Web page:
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What is Pumped Hydro Storage?
In the simplest pumped hydro schemes, extra electricity is used to pump water from a reservoir at a lower elevation to a reservoir at a higher elevation at time when electricity usage is low. When demand peaks, or when alternative energy sources like solar or wind power are not available, the water is released. The narrow passageways that the water travels through contain turbines that use the water power to generate additional electricity. It can choose between two paths: it can cycle through the system on a loop; or it can be released in one direction only.
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How Pumped Hydro Storage is Being Used for Efficiency
Popular alternative energy methods, such as wind and solar power, are currently in use in some communities. For these people, when the wind stops blowing and sunlight becomes unavailable, they must turn to other sources of energy. In many cases, they turn to energy produced by pumped hydro storage. Sometimes this decidedly low-tech energy approach is needed when primary energy sources may not be available.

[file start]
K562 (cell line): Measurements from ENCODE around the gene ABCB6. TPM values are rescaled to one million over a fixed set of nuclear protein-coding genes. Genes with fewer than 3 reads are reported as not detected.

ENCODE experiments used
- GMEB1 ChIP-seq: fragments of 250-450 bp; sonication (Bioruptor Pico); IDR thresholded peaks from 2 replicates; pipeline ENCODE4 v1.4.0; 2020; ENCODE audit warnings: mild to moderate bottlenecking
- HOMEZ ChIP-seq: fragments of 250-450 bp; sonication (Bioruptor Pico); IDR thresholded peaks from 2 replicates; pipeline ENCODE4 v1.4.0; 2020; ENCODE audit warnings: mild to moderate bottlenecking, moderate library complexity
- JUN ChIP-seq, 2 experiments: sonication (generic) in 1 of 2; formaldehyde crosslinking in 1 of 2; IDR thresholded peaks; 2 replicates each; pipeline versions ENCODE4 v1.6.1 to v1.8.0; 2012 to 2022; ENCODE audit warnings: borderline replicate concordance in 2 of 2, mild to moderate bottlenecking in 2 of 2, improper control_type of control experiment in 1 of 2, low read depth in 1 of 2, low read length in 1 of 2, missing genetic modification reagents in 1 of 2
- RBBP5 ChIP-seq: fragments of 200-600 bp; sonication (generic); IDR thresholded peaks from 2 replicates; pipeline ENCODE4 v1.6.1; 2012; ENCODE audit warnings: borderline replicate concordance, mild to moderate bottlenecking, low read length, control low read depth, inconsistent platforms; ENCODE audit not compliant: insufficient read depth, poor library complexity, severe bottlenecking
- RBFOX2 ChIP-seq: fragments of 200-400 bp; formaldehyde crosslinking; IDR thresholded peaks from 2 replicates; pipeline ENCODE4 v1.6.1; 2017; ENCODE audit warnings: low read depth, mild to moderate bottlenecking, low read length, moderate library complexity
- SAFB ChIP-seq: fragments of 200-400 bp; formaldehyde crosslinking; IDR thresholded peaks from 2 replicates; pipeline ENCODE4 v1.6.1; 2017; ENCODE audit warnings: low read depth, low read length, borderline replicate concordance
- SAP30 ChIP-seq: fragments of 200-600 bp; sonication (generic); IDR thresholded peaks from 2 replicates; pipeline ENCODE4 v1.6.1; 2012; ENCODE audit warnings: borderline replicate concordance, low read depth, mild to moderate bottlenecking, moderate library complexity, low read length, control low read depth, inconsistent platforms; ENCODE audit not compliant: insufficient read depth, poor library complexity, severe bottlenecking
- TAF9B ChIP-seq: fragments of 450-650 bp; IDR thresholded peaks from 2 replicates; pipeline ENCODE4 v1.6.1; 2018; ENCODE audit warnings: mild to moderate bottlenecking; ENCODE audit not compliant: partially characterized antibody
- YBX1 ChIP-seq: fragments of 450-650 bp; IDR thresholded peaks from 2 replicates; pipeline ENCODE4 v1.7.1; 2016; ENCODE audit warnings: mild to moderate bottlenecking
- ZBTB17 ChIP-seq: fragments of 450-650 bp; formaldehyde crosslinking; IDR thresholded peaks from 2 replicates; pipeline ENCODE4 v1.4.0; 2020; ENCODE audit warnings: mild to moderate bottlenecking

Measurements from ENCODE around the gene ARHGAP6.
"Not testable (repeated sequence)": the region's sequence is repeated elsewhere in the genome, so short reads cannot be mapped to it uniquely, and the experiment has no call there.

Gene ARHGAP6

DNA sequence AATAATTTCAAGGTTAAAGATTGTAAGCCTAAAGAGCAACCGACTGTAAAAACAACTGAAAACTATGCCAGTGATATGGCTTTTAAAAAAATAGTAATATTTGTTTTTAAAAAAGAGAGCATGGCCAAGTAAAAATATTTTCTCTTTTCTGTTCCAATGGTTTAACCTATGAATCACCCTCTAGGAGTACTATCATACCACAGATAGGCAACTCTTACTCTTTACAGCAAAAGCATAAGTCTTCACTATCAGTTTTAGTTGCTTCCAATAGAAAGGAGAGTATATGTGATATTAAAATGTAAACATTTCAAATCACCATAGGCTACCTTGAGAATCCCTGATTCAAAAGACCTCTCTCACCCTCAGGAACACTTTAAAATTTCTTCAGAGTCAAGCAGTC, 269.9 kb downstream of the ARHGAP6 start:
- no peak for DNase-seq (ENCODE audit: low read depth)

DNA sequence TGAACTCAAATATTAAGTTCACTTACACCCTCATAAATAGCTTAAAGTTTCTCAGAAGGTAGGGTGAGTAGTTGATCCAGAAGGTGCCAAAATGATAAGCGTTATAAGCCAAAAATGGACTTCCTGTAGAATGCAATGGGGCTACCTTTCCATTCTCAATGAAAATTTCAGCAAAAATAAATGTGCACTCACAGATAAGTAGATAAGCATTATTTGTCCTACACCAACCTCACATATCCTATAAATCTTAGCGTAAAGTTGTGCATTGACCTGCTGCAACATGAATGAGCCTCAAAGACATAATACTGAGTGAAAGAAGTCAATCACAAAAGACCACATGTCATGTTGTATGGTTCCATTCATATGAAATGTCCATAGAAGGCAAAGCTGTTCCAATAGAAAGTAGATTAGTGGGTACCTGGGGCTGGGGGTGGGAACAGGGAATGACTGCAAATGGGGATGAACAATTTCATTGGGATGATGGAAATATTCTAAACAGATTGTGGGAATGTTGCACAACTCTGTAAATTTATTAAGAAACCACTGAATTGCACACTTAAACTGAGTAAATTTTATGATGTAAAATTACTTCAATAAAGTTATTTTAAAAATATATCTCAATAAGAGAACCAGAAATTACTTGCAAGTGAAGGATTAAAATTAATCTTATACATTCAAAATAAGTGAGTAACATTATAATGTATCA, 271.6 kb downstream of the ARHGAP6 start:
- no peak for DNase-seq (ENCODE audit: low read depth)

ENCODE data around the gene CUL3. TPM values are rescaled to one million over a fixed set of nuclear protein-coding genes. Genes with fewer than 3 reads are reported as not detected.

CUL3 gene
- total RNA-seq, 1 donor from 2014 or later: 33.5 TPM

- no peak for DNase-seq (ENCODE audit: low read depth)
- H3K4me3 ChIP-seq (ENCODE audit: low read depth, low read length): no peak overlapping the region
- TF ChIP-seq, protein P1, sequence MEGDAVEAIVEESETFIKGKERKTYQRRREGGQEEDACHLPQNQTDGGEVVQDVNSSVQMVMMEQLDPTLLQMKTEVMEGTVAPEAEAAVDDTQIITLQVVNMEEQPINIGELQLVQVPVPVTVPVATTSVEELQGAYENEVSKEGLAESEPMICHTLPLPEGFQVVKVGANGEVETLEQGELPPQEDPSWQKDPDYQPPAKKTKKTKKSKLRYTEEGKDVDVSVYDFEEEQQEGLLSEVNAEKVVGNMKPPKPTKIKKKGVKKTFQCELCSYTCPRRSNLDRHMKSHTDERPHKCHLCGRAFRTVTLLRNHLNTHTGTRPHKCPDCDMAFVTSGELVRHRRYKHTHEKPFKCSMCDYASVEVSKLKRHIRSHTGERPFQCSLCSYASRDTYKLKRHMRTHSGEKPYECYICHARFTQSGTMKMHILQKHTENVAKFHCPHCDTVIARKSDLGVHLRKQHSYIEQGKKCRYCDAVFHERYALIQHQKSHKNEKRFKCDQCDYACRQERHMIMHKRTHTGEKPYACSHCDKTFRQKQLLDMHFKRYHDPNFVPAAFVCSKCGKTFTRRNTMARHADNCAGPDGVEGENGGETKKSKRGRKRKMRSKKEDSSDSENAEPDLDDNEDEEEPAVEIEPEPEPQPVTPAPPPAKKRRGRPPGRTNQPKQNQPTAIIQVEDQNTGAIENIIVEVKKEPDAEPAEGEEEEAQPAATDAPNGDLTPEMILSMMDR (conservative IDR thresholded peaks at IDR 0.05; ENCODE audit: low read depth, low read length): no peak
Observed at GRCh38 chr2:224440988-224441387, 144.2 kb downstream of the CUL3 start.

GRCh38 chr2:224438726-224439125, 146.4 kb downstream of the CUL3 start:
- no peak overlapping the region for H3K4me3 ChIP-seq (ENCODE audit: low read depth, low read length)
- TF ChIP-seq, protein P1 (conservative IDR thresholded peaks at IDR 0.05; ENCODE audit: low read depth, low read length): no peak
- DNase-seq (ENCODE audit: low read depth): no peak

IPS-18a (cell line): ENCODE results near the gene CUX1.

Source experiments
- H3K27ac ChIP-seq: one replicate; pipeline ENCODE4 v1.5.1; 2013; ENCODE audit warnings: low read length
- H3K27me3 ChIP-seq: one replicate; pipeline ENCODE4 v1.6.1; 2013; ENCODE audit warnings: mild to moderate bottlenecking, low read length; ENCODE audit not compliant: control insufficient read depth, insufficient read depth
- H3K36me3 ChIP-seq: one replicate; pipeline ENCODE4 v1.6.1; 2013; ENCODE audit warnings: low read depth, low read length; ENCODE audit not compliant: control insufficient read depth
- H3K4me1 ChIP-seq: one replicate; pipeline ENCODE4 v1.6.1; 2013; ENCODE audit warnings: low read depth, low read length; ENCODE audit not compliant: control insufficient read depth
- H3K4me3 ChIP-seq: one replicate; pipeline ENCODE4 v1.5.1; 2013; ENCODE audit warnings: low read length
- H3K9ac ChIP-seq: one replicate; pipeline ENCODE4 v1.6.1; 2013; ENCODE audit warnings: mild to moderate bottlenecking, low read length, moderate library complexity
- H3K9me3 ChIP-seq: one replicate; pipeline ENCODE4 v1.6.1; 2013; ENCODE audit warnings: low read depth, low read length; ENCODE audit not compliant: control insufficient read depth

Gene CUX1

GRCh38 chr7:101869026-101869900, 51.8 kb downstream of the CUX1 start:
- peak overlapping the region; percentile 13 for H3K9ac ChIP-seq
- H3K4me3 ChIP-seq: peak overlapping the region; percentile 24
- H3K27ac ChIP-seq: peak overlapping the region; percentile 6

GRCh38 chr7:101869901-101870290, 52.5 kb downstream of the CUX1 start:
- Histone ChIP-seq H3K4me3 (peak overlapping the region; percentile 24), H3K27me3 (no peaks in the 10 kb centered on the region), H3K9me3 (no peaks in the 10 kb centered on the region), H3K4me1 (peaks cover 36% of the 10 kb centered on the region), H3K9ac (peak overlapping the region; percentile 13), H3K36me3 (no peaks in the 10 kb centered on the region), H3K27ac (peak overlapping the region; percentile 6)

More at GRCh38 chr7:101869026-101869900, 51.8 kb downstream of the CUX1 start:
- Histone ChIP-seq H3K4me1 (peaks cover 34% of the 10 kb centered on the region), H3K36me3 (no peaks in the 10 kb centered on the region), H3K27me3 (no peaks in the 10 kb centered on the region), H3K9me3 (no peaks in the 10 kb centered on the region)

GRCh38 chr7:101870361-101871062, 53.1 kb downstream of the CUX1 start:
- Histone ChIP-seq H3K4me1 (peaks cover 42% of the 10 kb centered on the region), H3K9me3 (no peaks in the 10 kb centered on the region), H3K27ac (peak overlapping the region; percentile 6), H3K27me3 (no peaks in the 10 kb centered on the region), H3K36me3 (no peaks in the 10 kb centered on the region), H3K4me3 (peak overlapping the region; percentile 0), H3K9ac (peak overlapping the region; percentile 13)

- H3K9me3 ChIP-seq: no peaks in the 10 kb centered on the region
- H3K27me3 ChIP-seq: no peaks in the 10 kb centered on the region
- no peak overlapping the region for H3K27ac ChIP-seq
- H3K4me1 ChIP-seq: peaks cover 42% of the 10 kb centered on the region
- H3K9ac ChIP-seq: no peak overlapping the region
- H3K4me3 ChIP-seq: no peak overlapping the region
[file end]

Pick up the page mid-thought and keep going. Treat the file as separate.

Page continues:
Pumped hydro storage is best used to supplement other energy sources when the price of electricity is up, and produced during off-peak times when the use of electricity is down.
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A Brief History of Pumped Hydro Storage
The first pumped storage facility was built in Switzerland in 1909. It had a capacity of 1.5 MW. The first United States facility was built in 1929 on the Rocky River in Connecticut. The reversible pump in this facility made it more efficient than the Switzerland facility.
The first storage pump facility that had a reversible turbine unit was built in 1954 in the state of Colorado. It was mostly used for irrigation and had a megawatt capacity of 75.1. The next facility that was used for the sole purpose of electrical storage was constructed in 1956.
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Methods of Operation
Depending on whatever current mode that they used as their primary power, some facilities have different methods in which they operate. For instance, during peak times, regions that use nuclear power would produce electricity for pumped hydro storage. Other facilities would be seasonal in their method. When river flow is at its peak, it is the best time to take advantage of hydro storage.
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Small Pumped Hydro Energy Storage
There is also plant size to consider. Each plant has its own category or class: large, medium, small, mini, and micro. Each class is categorized by the number of megawatts it produces.
With micro, or small pumped hydro energy storage, reservoirs are not built. These systems depend on a portion of river stream flow in order to produce power, and the effect on the environment is minimal. The flow rate and the distance that the water falls contributes to the amount of electricity contained.
Small pumped hydro energy storage facilities typically have a generating capacity of 1 to 10 Megawatts of generating capacity.